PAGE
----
Rich History of the Cello

The cello’s organic tones have captivated listeners for years- drawing people in with sounds like the human voice. This was a once beloved instrument that became a staple of Western culture through cultural changes and demands. The history of this instrument is often unknown to many people, but it is no mystery that it’s a challenger for the most beloved.

Whether you are just getting into playing the cello, if you’ve been practicing for a while, or if you enjoy knowing about different musical instruments, the history of the cello is an interesting story. Indeed, its history of development is an excellent example of how humans will always try to find ways to create something new and beautiful, overcoming any obstacles and adapting. That’s what led to the invention of music that speaks deeply to us. So it’s not just the sound; it has a history and meaning too.

Brief History of the Cello and Interesting Facts

History of the Cello: Early Years

Ancient civilizations that existed before A.D. utilized stringed instruments like the lyre and harp to make music, create melodies, and accompany poetry. The history of the cello starts here, and at some point in time bow was added. There’s evidence from paintings from the 13th century that violin-type instruments were around back then. The lira, a Greek instrument which is sort of like a violin, is thought to be where they came from.

This is because, in the early days, there were two instruments that were used – the viola de braccio (meaning arm) and the viola de Gamba (which means leg). Although in the past the violin was preferred, rather than popular amongst aristocrats, most violins that we know today evolved from the de braccio design.

According to the Vienna Symphonic Library, it wasn’t until the first half of the sixteenth century that violin makers began creating what would eventually become the modern cello.

In the history of the cello, luthiers Andrea Amati (1581-1632), Gasparo da Salo (1549-1609), Paolo Maggini (1581-1632) are credited with the first bass violin designs, dubbed the “violone.” The instruments back then were usually the same size as what we see today– because it was hard to play lower tones without a larger instrument. Due to changing preferences and the need for added variety, instruments with lower ranges were created.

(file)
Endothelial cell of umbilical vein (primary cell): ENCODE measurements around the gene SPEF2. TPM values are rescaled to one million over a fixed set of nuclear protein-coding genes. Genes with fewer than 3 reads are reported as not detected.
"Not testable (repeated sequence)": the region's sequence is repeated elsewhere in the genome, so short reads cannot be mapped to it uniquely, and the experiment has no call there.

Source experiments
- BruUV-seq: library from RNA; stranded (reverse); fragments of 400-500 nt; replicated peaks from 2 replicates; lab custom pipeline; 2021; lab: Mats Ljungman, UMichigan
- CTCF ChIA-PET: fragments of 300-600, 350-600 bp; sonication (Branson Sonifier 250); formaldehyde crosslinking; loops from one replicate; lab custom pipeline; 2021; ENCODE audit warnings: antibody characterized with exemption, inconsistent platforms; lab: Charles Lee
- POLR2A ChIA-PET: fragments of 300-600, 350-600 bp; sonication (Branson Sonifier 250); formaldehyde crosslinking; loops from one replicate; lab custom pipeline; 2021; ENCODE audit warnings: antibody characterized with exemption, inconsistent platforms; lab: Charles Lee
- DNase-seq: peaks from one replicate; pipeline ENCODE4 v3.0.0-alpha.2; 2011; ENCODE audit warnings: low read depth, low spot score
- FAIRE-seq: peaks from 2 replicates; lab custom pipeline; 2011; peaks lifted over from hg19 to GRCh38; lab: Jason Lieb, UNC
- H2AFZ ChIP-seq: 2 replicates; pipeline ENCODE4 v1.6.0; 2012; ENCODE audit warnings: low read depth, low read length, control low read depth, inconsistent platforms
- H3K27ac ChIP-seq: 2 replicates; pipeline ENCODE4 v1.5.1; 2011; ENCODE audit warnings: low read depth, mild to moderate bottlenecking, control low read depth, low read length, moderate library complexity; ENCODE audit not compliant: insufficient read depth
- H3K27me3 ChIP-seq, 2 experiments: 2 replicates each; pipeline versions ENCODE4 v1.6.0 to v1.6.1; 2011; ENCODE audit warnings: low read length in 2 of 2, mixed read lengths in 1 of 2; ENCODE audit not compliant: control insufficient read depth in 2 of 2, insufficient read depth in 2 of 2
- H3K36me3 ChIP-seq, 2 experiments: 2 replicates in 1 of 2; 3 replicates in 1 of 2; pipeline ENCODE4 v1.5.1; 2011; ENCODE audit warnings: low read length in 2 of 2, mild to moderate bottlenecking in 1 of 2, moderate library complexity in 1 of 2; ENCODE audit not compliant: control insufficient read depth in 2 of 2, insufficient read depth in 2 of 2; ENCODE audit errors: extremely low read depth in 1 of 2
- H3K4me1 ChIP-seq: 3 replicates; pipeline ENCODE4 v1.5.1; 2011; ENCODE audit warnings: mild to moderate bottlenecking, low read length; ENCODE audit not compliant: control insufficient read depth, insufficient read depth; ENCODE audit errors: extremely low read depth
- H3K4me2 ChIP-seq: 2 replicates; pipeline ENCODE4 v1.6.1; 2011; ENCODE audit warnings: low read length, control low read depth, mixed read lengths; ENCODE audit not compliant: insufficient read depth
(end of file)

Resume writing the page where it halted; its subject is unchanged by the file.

Solidifying the Cello Design

Before the 18th century, instruments that featured the F2, C3, G3, and D4 tunings were either a large bass instrument (measuring approximately 2’8” long) or a smaller variety that was about 2 ½” shorter. Back in the 1600s, metal wound strings were invented – and this made it possible to make much smaller violins. But then, in 1700-1710, people wanted to go even smaller – again. Even though they’re now a bit larger than they used to be, today there are none of the original ‘large small violins’ (what we call ‘viol.

Antonio Stradivarius (1644-1737) was the mastermind behind the size we now know today as a cello. After 1710, he started making them up to this new size and copycats followed suit. Many of his original pieces are still around in museums, so you can compare them yourself. This is what led to the emergence of virtuosos, such as cellist-broadcaster Luigi Boccherini. This is a innovative guy, not only did he use the cello for bass, but also playing some cool harmonic things and melodies. He showed that the cello could be used like other solo instruments.